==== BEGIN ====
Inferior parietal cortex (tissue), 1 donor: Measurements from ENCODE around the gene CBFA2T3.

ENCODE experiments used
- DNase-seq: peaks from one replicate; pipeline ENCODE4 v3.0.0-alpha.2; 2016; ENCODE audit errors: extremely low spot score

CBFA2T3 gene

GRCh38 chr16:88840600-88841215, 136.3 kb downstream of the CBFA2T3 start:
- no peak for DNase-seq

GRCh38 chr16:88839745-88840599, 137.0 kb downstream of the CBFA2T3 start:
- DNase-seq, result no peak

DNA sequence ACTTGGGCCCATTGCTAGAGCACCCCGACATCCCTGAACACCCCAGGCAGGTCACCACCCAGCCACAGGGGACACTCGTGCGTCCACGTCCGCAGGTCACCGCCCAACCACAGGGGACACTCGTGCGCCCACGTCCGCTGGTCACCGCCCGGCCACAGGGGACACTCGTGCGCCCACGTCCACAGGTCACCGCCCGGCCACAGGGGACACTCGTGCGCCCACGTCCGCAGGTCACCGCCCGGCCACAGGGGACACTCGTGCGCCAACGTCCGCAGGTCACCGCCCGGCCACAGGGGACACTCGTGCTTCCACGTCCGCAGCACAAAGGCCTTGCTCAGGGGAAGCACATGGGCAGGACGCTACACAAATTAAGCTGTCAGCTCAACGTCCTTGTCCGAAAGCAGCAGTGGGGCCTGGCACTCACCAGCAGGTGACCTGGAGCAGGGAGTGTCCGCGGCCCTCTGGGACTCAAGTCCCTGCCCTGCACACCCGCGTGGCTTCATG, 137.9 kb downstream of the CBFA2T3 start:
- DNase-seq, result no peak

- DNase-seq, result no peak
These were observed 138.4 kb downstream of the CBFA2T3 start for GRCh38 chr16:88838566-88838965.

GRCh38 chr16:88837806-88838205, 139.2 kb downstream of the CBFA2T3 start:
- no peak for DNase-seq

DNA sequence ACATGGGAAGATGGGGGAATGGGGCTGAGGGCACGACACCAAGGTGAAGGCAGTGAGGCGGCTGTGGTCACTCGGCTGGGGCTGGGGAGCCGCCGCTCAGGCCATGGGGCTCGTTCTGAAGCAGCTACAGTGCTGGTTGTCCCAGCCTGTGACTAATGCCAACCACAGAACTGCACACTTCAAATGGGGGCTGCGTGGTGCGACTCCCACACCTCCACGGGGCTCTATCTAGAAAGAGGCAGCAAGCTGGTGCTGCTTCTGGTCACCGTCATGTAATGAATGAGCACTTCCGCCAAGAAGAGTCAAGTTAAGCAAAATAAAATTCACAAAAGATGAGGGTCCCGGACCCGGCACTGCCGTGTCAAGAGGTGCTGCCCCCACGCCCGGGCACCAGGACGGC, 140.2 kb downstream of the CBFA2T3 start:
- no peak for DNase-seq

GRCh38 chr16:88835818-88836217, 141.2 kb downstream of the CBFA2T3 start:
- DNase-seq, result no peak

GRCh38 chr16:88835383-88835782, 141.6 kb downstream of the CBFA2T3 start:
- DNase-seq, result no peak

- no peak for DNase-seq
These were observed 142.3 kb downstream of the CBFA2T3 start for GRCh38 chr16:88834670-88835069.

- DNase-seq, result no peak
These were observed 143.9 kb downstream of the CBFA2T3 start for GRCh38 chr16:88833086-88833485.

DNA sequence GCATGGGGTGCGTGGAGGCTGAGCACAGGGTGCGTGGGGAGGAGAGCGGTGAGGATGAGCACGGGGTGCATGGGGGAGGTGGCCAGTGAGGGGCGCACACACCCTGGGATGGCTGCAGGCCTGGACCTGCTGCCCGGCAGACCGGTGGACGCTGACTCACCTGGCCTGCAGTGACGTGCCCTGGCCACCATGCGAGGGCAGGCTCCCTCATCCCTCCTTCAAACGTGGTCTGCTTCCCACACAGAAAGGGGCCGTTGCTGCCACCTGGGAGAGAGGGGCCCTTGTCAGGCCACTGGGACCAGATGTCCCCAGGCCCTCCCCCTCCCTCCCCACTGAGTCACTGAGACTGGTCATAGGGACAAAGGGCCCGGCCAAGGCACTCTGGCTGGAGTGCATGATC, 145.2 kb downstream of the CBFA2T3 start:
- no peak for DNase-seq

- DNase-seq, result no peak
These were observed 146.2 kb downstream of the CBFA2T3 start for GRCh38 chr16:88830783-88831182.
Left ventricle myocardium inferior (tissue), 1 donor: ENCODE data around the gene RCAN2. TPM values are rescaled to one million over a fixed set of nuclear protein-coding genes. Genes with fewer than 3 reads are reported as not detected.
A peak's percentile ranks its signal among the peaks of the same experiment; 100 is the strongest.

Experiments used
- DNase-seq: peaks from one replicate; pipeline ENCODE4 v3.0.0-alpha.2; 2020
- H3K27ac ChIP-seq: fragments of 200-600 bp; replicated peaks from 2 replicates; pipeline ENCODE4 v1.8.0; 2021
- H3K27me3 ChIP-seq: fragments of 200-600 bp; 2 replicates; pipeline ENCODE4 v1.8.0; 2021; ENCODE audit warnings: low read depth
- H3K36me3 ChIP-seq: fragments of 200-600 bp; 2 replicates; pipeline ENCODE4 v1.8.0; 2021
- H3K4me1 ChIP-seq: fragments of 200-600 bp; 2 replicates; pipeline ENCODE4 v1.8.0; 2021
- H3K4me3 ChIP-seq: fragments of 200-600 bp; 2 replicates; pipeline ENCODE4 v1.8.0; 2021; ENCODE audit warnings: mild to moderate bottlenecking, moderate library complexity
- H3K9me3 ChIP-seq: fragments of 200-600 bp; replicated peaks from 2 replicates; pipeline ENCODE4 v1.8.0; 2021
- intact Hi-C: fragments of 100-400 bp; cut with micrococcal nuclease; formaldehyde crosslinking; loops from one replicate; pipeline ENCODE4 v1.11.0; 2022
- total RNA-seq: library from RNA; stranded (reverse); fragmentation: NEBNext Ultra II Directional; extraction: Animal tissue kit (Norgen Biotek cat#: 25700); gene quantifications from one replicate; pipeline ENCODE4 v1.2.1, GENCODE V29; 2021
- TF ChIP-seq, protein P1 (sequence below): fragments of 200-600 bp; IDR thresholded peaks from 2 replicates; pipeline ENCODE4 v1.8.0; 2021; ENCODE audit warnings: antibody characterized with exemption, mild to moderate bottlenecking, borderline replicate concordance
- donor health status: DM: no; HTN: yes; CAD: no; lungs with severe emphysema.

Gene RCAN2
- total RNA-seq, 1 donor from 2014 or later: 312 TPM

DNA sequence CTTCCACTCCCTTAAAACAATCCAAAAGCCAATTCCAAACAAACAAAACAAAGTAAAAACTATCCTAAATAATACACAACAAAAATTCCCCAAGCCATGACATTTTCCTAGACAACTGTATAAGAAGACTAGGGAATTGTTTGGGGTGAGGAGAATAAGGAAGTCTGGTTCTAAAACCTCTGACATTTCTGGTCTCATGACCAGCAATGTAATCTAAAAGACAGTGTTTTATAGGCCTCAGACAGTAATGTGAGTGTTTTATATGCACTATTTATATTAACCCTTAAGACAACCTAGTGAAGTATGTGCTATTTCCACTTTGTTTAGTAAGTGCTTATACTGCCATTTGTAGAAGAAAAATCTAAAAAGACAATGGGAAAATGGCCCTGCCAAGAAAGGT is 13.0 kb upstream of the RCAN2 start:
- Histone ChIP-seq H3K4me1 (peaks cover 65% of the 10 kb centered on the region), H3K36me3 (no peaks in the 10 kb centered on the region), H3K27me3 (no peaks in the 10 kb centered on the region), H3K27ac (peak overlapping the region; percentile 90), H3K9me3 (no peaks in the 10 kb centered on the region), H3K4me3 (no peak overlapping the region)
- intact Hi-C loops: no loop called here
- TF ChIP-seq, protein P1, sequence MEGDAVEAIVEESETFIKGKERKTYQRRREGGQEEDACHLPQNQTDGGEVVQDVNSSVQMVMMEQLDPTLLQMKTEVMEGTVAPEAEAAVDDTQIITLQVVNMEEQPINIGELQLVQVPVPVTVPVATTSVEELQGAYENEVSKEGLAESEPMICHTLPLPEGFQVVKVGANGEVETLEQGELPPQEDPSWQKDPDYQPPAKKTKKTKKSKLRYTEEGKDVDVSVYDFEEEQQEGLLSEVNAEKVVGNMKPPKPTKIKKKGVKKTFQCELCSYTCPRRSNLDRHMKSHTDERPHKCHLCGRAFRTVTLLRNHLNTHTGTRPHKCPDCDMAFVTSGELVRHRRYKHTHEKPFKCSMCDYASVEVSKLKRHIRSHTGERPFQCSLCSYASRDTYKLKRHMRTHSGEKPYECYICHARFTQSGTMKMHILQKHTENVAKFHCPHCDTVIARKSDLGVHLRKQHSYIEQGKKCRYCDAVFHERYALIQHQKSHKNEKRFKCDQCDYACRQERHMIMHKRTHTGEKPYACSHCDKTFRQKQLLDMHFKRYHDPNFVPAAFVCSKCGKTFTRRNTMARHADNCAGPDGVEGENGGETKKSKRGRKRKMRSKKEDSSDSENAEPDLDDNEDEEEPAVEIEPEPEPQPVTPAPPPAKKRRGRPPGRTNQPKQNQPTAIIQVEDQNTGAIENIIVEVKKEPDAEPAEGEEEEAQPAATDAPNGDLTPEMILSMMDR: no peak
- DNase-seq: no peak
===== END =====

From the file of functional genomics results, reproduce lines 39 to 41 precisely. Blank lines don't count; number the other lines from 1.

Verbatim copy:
- intact Hi-C: fragments of 100-400 bp; cut with micrococcal nuclease; formaldehyde crosslinking; loops from one replicate; pipeline ENCODE4 v1.11.0; 2022
- total RNA-seq: library from RNA; stranded (reverse); fragmentation: NEBNext Ultra II Directional; extraction: Animal tissue kit (Norgen Biotek cat#: 25700); gene quantifications from one replicate; pipeline ENCODE4 v1.2.1, GENCODE V29; 2021
- TF ChIP-seq, protein P1 (sequence below): fragments of 200-600 bp; IDR thresholded peaks from 2 replicates; pipeline ENCODE4 v1.8.0; 2021; ENCODE audit warnings: antibody characterized with exemption, mild to moderate bottlenecking, borderline replicate concordance